With the rollout of iOS 11, I’ve noticed that if I airdrop photos from my iPhone to my Mac, the photos will drop in on my desktop as .HEIC files. It’s not all the time, so I’m not sure if its a random setting on my phone that I could change, and I’ve honestly been too lazy to dig into it. But at the point that it hits my desktop as an .HEIC file, I know I won’t be able to upload it to my blog, for example, since this is the error that’s returned:

If you Google how to covert files from .HEIC to .jpg or .png, there are all these online, free ‘conversion tools’ which makes me irrationally annoyed. I want to convert these myself, dammit! So I figured out how to set up a Quick Action on my Mac that will do the converting without having to pop my photos into any sort of online conversion thing.

1.Search for the Automator on your computer. Open it up and click New Document.

2. Select Quick Action, then select Choose.

3. Search Copy in the top left search bar, then select and drag Copy Finder Items to the empty space on the right:

4. You’ll now have the option to choose where you want converted images to be saved. I’m usually working right on my desktop and like to file them later, so for now I’ll leave mine as the Desktop folder. I’m also going to check the box called Replacing Existing Files because I don’t want to create a copy of the .HEIC file, I just want to replace it with the .jpg file.

5. Next, we’re going to search for another action on the left-hand search bar. Search Change Type, then select and drag Change Type of Images over to the right blank space (beneath Copy Finder Items):

6. In the Change Type of Images box that appears, click the dropdown menu and select JPEG.

7. Finally, we want to name our Quick Action and save it as a workflow. From the Automator window, click FileSave, and name your action to something like Convert to JPG. Then click Save.

Boom! Now let’s test it out. Right click on your .HEIC image, hover your mouse over Quick Actions, and then select your newly created Action:


Activating Installatron Apps on a per User/Group Basis

I’ve seen a little confusion surrounding the ability to enable/disable applications on a per user/group basis within a Domain of One’s Own environment, so I thought I’d follow up with a little tutorial:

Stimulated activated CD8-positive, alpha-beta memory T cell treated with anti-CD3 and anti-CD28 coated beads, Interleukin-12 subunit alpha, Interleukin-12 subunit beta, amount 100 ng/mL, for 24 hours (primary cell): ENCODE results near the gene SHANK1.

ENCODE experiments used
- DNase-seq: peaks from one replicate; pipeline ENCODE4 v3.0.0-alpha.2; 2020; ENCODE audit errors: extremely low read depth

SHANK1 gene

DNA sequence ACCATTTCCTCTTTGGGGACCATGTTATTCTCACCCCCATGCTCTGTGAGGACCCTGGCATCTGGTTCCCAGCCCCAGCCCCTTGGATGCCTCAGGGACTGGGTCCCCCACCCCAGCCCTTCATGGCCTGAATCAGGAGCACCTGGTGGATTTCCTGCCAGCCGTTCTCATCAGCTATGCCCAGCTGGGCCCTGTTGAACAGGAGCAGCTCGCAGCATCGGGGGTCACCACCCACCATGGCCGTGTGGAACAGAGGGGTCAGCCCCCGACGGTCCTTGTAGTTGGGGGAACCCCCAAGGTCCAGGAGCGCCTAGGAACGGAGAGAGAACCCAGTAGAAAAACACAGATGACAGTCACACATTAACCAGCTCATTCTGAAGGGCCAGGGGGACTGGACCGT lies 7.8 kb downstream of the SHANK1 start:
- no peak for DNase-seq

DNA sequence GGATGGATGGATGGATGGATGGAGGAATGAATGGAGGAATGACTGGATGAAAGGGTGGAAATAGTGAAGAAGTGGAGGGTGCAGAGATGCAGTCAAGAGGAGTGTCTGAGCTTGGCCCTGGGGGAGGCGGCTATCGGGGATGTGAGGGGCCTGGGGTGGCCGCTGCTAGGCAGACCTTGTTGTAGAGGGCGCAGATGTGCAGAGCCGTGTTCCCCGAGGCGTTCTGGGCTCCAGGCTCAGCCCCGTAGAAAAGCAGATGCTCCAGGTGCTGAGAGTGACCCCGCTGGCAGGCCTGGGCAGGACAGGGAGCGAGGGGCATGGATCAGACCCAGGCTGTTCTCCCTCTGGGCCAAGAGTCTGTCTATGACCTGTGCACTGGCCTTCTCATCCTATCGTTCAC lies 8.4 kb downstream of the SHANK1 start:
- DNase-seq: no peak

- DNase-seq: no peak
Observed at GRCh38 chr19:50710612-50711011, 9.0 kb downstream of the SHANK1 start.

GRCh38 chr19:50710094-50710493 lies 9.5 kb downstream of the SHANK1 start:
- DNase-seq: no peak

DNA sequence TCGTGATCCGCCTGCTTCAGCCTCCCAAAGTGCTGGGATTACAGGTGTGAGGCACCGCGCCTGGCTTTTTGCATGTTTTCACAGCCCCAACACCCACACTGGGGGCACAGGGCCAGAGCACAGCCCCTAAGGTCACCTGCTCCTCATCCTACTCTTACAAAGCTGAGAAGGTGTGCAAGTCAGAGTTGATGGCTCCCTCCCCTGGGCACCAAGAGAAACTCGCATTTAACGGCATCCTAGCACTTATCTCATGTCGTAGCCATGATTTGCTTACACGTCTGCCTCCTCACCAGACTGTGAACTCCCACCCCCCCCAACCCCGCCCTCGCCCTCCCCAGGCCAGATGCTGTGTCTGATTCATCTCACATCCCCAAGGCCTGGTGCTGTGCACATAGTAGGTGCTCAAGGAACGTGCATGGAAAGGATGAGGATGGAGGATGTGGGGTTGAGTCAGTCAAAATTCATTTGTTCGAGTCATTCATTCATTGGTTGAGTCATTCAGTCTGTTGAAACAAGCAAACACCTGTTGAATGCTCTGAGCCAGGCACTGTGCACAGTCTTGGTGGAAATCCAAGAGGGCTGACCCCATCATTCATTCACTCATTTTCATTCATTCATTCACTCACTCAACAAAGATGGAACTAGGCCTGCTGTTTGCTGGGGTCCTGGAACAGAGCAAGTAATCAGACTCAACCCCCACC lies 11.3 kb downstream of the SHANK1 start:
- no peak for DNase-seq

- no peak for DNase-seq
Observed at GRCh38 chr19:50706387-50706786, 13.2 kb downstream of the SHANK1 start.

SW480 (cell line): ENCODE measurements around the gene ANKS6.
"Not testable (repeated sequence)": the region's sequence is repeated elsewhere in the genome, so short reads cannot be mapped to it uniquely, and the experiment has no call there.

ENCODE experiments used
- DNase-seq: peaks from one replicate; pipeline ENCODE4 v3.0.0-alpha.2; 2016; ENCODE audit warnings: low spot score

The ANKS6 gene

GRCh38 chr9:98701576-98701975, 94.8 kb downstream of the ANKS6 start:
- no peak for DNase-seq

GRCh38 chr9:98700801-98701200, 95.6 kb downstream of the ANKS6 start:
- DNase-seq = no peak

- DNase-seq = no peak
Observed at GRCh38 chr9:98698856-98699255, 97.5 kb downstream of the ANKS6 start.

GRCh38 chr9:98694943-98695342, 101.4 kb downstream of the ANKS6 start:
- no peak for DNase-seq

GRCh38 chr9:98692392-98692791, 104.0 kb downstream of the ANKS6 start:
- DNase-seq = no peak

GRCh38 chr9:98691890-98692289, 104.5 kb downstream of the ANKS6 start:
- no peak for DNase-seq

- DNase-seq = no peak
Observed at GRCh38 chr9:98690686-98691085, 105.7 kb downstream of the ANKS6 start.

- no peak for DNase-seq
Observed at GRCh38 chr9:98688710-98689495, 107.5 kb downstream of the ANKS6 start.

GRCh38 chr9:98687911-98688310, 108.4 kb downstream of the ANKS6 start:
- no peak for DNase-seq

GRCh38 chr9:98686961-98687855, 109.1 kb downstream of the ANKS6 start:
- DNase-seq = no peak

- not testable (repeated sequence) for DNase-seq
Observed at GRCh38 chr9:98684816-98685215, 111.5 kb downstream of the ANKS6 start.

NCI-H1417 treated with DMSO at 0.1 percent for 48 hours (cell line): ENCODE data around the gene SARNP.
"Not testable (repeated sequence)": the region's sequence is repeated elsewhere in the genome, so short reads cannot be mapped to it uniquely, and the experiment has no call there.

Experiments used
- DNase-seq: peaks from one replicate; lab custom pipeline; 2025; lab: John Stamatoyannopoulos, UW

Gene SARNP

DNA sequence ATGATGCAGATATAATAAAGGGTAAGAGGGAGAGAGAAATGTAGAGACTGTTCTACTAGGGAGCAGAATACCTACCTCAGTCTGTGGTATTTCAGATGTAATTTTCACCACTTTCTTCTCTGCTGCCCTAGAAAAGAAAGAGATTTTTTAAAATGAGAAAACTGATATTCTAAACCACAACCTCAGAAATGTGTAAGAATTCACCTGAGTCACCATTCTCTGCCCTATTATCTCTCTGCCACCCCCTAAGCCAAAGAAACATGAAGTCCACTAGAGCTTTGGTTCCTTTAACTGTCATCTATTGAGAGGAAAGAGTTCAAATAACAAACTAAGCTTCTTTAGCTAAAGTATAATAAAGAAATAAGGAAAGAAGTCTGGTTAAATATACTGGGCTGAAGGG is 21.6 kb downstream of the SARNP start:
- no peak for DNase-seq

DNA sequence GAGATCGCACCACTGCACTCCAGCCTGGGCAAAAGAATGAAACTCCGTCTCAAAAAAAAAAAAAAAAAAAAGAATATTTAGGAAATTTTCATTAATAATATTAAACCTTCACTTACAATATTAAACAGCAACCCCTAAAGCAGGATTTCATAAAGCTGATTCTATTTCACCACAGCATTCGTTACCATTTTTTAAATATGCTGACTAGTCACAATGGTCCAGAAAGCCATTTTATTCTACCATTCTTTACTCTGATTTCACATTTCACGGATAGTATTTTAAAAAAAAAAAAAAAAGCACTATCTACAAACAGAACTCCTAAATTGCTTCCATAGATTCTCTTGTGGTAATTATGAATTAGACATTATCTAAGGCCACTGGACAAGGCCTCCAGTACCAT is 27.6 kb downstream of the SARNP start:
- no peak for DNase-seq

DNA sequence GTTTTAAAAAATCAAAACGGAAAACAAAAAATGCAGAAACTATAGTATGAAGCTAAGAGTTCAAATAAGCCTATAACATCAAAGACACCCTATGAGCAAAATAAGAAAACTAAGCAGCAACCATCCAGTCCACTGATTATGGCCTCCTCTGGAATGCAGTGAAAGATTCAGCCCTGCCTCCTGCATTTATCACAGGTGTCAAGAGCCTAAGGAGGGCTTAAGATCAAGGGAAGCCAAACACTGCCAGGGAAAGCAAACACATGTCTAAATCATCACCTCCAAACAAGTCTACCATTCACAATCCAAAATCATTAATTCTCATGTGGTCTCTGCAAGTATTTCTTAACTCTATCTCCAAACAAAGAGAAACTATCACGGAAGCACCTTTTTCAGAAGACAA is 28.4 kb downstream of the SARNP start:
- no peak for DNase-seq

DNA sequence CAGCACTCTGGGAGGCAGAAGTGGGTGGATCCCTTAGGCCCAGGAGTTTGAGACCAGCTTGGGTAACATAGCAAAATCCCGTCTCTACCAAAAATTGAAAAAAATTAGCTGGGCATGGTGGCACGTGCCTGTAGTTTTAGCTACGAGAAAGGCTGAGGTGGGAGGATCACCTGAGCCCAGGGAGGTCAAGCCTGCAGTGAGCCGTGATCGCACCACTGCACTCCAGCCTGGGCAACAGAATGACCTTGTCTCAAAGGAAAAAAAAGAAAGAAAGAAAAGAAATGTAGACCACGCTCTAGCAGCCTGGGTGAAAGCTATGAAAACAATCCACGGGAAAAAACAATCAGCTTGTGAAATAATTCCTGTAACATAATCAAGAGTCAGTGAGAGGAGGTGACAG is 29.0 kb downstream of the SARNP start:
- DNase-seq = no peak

We should already know that it’s possible to set different user groups for cPanel accounts via Hosting Packages, and then customize the cPanel features that are accessible to each user group (i.e. Hosting Package) via Feature Manager. But is it also possible to customize which installatron applications are available to each user group?

In short, this is 100% possible. Follow the steps below to read more about this:

Pretend Scenario

Domain of One’s Own administrators have determined two user groups within their hosting environment: Beginner and Advanced users. All users will receive the ‘Beginner’ or ‘default’ cPanel package upon sign up, and then administrators can switch to the Advanced hosting package for one-off users as needed. Now, our administrators want to make sure that our Advanced cPanel accounts have access to more installatron apps while the Beginner cPanel Accounts only have access to, say, WordPress, Omeka, and Scalar.

How To Create Groups of Users in Installatron

Installatron > Groups > Create a New Group:

If you’ve got existing hosting packages already set up, I recommend naming these Installatron groups with corresponding titles. From there, you can assign individual cPanel usernames or entire cPanel packages to that Installatron group:

Click Save.

Now navigate to Installatron > Access Control and select the newly created group in the top right hand corner:

Proceed to enable/disable applications like normal. (Steps on this can be found here.) Click save.

Now, any cPanel username or cPanel package that was added to the Installatron group list will see those changes immediately:

Simple as that!

Email Notification Template for Zendesk Support Tickets

Last week I had a bit of free time and started looking for a way to add the Reclaim Hosting brand to the support ticket notifications that are sent out to users when they put in a request. If you have no idea what I’m talking about, here’s what the support notification used to look like when a user put in a ticket to


In short, my goals were to:

  • Make sure the Reclaim Hosting logo was visible
  • Remove the ‘Powered by Zendesk’ branding at the bottom
  • Add in extra Reclaim Hosting documentation resources
  • Keep the integrity of the ticket content

After doing a bit of reading in the Zendesk Community forums I went down a rabbit hole and found a .html file that was basically a skeleton of the template design I was looking for. I added in the Reclaim logo, business hours and documentation helpful links, then changed the spacing, font size and link color. The final template now looks something like this:

Once including the ticket content from the ‘Before’ screenshot, here’s the final product: